Like a massive storm, a manic episode can be beautiful and terrifying. Unless you have been through it it is hard to explain.
As I mentioned last week, my Dad asked me to share his writing. I chose to sit on it for a week to make sure that he wanted it shared and that I was comfortable doing so. I think it's a moving insight into what it can be like to struggle with manic depression.
Here are his words:
For all my life I have lived in darkness and I feel that this has to do with an overblown ego. I was once told that depression is rage turned inward. This rage coupled with ego has placed me in a hell on earth scenario. I hope that by focusing on the light I will be able to reclaim the light and grace of the Lord.
I feel blessed that this revelation struck me just last night. My previous focus had been on a negative diagnosis of Bipolar disorder. The identity I adopted was one of self-pity and darkness. So much dwelled in the darkness that I couldn’t see the light in others. As I dealt with others the intense negativity and hate that were channeled through others ended up repelling them and this was painfully boomeranged back my way, causing my own pain to be compounded, driving me deeper into the infinite dark.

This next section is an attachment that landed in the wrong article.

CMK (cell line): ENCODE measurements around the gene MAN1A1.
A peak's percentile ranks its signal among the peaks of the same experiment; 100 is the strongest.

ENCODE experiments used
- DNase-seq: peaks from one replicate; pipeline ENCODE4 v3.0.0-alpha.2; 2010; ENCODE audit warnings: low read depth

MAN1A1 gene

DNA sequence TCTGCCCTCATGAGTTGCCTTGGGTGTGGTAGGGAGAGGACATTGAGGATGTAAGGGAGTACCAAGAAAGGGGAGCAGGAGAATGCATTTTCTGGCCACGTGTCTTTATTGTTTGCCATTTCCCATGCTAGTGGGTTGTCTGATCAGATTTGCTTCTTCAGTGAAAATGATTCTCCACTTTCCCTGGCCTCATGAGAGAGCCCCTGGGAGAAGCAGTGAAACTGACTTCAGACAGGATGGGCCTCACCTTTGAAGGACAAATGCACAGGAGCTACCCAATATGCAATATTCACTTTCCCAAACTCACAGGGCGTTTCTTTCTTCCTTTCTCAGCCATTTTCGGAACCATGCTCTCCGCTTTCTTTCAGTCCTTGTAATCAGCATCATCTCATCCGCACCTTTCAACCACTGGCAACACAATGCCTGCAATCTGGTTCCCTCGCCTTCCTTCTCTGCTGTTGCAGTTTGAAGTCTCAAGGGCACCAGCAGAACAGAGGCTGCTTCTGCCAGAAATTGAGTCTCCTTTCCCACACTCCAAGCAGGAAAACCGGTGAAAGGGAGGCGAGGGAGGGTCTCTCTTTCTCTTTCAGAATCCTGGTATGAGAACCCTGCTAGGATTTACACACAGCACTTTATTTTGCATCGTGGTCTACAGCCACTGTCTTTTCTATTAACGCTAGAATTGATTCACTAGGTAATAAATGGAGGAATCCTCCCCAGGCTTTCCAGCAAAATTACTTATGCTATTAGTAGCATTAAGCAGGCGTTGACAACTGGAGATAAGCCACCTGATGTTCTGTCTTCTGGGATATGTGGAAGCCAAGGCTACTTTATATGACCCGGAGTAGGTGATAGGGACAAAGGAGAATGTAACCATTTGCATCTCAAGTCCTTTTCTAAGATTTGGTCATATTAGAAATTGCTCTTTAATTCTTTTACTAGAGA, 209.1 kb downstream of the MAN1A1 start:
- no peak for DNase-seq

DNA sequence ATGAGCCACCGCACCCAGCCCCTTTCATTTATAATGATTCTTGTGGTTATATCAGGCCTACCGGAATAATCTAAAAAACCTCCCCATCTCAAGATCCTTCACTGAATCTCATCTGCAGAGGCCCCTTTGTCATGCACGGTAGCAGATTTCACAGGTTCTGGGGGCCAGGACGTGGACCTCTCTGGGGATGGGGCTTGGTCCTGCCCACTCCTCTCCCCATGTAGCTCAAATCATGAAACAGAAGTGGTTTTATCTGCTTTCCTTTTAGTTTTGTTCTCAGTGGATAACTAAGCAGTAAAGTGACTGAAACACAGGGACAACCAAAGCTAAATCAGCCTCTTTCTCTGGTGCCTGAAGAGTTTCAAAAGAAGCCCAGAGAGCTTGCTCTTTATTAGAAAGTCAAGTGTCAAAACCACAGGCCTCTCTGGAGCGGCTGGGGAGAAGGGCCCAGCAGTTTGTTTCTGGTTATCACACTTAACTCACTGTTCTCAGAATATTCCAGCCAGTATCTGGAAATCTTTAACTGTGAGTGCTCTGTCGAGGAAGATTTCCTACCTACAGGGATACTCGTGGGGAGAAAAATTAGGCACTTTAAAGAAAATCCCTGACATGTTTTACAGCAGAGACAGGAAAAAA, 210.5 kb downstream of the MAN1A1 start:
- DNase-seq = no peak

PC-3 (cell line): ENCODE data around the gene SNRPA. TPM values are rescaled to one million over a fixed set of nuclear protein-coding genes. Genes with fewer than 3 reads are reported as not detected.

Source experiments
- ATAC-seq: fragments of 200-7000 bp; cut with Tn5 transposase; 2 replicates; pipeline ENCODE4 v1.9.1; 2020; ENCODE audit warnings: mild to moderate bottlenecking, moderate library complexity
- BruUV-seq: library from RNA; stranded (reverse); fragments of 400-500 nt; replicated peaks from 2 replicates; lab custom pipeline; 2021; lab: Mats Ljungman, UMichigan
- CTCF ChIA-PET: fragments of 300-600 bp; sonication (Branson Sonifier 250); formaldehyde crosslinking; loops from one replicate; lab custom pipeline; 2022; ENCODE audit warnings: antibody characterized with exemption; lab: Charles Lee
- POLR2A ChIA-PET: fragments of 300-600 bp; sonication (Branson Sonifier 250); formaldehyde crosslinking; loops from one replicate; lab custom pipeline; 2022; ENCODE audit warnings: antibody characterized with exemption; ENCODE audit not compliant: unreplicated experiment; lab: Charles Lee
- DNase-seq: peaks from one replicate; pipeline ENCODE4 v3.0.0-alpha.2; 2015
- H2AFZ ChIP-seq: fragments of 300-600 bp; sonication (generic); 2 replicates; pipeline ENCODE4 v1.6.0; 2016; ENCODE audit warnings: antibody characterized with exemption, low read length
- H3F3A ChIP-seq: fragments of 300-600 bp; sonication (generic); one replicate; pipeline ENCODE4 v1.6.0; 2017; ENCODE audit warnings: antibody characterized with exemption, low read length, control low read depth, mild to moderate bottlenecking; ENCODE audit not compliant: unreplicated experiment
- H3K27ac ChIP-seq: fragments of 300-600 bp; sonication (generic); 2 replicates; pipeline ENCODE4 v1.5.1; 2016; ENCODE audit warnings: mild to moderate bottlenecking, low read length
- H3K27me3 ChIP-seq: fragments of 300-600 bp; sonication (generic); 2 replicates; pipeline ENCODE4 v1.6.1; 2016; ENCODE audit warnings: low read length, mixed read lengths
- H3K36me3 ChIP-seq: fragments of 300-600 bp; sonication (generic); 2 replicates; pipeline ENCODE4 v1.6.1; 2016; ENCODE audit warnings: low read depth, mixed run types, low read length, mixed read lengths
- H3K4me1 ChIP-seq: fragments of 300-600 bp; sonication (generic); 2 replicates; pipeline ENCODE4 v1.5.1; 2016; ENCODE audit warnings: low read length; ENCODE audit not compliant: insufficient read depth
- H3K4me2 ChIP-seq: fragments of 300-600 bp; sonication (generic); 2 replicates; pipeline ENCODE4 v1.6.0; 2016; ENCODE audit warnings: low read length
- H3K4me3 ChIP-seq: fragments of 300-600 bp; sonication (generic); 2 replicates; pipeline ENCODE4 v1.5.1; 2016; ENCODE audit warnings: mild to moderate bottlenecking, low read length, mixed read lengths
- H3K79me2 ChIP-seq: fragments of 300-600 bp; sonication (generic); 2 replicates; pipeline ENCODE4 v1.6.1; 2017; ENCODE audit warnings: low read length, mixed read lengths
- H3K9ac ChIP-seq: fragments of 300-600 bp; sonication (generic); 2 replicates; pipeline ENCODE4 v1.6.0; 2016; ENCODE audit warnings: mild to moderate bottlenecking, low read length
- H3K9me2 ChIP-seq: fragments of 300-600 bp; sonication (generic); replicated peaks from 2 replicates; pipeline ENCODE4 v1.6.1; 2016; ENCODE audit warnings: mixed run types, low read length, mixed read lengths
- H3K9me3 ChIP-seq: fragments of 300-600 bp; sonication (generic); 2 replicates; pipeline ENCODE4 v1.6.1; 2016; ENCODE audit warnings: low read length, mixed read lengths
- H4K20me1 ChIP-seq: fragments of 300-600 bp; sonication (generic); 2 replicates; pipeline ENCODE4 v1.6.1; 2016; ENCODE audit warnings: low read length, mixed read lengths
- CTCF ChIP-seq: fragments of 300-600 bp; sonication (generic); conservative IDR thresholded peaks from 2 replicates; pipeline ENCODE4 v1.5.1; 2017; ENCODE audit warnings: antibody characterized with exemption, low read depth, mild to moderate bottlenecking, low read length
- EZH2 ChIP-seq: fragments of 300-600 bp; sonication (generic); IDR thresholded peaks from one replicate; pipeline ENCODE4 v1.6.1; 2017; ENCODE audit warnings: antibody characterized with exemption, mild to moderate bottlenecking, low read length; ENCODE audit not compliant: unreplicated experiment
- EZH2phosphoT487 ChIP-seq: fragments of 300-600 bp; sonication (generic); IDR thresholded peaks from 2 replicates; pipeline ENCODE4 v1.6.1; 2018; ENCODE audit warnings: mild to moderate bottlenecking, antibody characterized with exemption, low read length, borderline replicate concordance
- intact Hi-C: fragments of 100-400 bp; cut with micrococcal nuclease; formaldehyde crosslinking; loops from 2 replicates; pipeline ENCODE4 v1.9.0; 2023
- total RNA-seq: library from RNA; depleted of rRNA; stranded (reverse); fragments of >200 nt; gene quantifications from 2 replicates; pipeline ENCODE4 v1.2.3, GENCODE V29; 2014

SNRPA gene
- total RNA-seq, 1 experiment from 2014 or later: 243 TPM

I had attacked others with my pain. Some shot pain back my way. Other fled having no dialogue which is the first step in healing. So most relationships I am involved in are locked in pain and anger. While writing this today I am all alone in the darkest of dark. I pray that Jesus Christ, the Holy Spirit and God will relight my inner candle. The way the lord said let there be light. And through that act my light will begin to grow through works in order to illuminate my new world. For myself and my family.
It's heartbreaking for me to read this and see his suffering. But at the same time it's all very true. I would love to say that my relationship with my dad was not defined by pain and anger, but anyone who has dealt with a mentally-ill loved one knows how painful and infuriating the process can be.
Last year when my Dad was in the hospital, I told myself that no matter how much I was hurting, he was hurting more. It's so easy to ask why - why can't you get up; why can't you stay in treatment; why isn't my love enough. Seeing the other side may not make it easier to understand, but it does make it easier to empathize.
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